But, Wexler says, “We (UC Davis) are the only people in the world who can give you the size and composition of nanoparticles down to 10 to 20 nanometers.” Wexler says he has been in contact with parties that want to commercialize the research, but can’t disclose them due to patent considerations.

NEAT’s studies into nanoparticles and their effect on global climate change has obvious implications for agriculture, but also for clean rooms, pharmaceutical factories producing aerosol powders — where workers could be exposed to the drugs they are producing — and in other occupational safety and health issues. NEAT’s work could also resonate in areas such as energy pricing and conservation.

The NSF is also funding Navrotsky’s work as a principal investigator for the Center for High Pressure Research, charged with studying the deep interior of the Earth and other planets.

Navrotsky has written more than 200 papers centered around the question, “Why does a given structure form for a specific composition, pressure and temperature?” The answer lies at the intersection of thermodynamic properties, material structure and chemical bonding.

Of her methodology, she says, “You start reading things, and your idea of what’s exciting keeps changing. It’s always evolutionary.”

Her laboratory is a 5,000-square-foot space equipped with high-temperature calorimeters that measure the thermodynamic reactions, or heat given off or absorbed, when a material is exposed to a catalyst. This is done by heating the material to its melting point and when it dissolves, or changes from solid to liquid, measuring the difference in temperature.

The lab is populated by a research group of 25 with an annual budget of about $1 million. Though many of her friends are scientists, in explaining her work to lay people she might say, “I study how atoms love each other and how it affects the universe,” or simply “I count calories for a living.”

“She’s driven, has a great sense of humor, and her enthusiasm is contagious,” says Susan Kauzlarich, a professor of chemistry at UC Davis and a colleague in the NEAT program. Because of the interdisciplinary nature of NEAT with about 20 faculty, meetings of the entire group are rare, Kauzlarich says, but the group stays in touch through seminars, and of course, by e-mail. “We’re very proud of her,” says Kauzlarich.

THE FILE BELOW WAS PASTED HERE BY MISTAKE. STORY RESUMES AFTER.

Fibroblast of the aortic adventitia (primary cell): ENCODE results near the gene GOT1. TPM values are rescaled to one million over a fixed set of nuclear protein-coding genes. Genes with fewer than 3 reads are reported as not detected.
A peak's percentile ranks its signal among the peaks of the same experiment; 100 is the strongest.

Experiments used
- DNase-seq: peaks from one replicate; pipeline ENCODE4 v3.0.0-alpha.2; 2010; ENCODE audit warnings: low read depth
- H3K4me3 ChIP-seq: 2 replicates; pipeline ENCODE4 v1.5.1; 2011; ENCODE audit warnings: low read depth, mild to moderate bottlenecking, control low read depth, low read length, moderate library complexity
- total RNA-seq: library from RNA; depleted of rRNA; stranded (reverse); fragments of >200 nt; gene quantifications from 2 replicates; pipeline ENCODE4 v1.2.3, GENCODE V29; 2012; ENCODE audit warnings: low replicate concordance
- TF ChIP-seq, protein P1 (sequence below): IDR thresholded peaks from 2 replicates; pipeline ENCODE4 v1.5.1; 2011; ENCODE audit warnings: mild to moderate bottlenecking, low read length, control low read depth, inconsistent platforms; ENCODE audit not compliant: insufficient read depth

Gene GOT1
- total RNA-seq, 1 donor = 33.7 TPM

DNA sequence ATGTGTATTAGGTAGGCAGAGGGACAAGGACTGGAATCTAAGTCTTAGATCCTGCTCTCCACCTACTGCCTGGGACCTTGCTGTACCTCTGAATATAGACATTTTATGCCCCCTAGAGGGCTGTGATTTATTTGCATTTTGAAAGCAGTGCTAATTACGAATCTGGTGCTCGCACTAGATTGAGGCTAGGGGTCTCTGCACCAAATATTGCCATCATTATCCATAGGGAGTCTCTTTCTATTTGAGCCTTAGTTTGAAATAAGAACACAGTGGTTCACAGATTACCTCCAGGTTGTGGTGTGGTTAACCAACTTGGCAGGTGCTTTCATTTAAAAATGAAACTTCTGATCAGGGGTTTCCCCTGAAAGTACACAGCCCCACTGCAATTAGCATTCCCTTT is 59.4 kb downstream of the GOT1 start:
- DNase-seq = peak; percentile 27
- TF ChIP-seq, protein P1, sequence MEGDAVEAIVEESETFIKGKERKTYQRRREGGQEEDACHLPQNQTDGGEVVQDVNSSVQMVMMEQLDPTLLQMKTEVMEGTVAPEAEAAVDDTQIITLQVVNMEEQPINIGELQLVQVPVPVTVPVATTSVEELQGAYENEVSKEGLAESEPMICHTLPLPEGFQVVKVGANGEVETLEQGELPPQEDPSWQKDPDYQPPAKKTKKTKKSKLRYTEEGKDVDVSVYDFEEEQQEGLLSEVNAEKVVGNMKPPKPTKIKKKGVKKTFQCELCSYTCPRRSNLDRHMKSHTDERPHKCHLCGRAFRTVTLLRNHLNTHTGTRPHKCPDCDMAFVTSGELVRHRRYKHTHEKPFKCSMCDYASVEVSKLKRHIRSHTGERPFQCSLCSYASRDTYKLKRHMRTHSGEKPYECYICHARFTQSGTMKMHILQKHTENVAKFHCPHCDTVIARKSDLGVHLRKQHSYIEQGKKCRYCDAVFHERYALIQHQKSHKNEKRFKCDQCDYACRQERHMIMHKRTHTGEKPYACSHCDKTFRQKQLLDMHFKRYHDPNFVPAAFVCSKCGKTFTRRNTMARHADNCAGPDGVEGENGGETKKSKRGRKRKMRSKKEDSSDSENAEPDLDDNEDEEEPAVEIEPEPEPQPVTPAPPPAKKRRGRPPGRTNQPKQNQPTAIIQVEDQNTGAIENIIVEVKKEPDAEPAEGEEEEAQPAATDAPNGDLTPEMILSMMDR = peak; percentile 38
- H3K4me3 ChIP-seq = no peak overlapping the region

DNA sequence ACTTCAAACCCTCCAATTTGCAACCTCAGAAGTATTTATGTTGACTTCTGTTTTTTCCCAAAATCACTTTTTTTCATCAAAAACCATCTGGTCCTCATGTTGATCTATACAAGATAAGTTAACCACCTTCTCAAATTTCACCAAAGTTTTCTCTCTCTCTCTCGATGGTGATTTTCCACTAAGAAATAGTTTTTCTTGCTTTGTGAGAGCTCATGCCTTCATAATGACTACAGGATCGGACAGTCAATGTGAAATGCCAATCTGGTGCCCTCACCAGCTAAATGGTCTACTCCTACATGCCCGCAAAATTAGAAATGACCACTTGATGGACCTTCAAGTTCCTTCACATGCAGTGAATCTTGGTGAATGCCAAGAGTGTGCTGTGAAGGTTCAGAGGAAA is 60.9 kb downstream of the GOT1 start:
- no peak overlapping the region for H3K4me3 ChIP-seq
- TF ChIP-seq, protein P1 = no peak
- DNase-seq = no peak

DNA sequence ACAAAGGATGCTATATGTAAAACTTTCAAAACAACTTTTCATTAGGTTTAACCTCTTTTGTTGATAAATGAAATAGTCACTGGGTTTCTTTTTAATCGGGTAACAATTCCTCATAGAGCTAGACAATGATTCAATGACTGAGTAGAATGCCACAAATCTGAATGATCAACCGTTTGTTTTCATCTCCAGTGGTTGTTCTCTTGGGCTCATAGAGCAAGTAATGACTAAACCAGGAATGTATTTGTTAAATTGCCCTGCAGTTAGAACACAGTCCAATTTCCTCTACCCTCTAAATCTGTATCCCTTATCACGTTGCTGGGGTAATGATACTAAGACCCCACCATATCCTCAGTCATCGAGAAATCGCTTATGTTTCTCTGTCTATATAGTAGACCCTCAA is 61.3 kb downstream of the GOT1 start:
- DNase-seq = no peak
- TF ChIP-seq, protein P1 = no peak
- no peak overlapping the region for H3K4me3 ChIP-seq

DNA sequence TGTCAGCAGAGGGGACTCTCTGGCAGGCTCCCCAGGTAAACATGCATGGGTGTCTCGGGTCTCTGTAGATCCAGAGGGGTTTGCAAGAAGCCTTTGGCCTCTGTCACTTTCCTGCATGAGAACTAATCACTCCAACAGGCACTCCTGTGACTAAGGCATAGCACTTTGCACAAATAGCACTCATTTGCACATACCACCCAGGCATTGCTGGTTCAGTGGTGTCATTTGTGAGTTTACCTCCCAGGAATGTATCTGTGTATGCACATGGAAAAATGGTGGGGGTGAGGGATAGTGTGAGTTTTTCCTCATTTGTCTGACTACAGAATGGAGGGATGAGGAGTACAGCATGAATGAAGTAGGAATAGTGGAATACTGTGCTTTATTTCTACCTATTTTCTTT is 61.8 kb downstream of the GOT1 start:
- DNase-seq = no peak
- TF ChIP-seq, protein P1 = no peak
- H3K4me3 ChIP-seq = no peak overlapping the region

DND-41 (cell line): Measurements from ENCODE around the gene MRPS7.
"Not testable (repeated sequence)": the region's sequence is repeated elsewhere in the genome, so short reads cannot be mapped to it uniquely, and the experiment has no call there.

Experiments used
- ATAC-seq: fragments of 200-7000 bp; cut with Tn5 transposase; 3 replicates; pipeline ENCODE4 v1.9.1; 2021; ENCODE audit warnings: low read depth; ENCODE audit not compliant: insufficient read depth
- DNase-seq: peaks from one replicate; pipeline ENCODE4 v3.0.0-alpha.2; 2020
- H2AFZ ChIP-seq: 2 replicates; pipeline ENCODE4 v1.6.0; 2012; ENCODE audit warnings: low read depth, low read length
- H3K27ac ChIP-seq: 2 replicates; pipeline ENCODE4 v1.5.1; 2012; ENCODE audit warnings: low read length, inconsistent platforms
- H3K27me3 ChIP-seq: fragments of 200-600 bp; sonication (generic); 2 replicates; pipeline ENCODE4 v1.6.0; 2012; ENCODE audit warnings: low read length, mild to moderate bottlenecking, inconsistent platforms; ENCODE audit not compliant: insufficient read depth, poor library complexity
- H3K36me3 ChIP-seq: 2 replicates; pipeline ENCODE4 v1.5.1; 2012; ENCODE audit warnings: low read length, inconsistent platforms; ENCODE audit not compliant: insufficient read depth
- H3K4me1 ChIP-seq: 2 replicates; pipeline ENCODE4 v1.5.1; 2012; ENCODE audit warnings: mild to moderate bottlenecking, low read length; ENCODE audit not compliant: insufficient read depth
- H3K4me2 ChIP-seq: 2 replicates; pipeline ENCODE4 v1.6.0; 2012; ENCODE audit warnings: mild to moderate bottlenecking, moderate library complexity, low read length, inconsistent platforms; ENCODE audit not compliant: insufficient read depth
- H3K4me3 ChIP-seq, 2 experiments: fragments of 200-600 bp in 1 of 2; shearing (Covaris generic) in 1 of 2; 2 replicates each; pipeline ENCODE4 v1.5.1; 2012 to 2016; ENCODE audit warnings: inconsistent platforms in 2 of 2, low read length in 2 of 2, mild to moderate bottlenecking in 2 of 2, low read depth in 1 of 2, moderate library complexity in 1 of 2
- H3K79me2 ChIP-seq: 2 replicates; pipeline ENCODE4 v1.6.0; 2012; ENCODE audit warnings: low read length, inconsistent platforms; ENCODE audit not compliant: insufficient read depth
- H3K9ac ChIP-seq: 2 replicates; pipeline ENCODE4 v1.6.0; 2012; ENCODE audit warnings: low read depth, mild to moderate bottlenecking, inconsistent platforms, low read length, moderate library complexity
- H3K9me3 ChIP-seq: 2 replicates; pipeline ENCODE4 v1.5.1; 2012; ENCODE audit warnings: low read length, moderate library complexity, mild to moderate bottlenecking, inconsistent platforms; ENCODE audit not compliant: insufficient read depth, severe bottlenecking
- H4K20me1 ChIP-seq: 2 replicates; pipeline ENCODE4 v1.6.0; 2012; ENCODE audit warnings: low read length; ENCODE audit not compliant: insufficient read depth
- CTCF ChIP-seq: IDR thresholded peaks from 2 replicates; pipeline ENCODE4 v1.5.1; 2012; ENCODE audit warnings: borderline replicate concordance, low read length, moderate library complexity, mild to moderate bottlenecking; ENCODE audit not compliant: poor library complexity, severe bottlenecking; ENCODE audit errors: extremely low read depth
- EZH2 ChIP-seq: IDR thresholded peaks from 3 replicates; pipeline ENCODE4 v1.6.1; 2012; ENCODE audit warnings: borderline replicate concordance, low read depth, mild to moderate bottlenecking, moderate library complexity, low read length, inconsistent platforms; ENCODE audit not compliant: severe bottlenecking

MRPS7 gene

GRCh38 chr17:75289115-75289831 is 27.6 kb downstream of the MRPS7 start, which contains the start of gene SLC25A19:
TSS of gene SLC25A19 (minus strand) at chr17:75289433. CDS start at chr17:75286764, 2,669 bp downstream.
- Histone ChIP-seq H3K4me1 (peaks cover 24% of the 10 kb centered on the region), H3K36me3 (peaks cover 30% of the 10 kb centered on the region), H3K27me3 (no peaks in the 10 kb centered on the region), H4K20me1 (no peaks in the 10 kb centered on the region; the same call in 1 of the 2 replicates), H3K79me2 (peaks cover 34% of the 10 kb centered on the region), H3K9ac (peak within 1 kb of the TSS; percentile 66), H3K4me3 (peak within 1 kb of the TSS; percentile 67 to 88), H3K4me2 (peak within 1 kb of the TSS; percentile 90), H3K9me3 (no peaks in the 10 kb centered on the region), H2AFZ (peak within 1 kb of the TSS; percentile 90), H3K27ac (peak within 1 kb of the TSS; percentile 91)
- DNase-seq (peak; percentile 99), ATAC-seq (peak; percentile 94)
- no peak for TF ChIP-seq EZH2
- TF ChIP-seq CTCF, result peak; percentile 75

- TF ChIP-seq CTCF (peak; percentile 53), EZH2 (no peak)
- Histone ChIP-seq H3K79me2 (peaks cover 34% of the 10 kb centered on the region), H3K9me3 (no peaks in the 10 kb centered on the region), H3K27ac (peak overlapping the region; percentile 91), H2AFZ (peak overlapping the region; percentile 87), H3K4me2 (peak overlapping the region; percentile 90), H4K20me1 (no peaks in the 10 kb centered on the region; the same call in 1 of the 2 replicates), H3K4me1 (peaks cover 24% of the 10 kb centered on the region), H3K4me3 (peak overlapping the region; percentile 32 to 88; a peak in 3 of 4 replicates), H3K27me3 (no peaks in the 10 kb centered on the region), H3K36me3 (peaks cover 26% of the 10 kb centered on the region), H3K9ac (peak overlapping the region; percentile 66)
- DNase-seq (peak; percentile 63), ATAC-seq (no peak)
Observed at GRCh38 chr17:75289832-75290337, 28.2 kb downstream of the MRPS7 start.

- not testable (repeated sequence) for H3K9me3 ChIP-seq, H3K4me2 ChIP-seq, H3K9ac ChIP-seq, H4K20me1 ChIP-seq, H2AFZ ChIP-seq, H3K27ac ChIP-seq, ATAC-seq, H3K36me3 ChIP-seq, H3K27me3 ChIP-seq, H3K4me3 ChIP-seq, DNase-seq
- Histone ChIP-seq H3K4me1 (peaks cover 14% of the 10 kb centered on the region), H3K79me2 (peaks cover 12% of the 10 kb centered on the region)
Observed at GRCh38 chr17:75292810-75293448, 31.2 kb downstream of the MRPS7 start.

Navrotsky traces her passion for geology to a childhood fascination with nature. “If the weather was nice, we’d go to our summer place outside of New York City,” she recalls, “and in the winter, we’d go to museums. I don’t know when I knew I wanted to be a scientist, but by the time I formed the question, I already had the answer.”

While her research is necessarily abstract, it’s not unusual for a colleague to contact her looking for advice on how to build a better light bulb. In fact, she says, her thermodynamic calculations apply to thermal technologies used by NASA. “Materials compatibility is critical to the performance of just about anything,” she says. “You don’t want John Q. Public yelling at you because your device failed in a humid environment.”

Ultimately, she hopes the emerging field of nanogeoscience will shed light on the movement of air and water pollution. Beyond that, she believes that understanding of reactions at the nanoscale could unlock mysteries about the origin of life.

“From an atom to a galaxy,” she reflects. “That’s what makes it fun. I want to understand the universe: don’t we all?”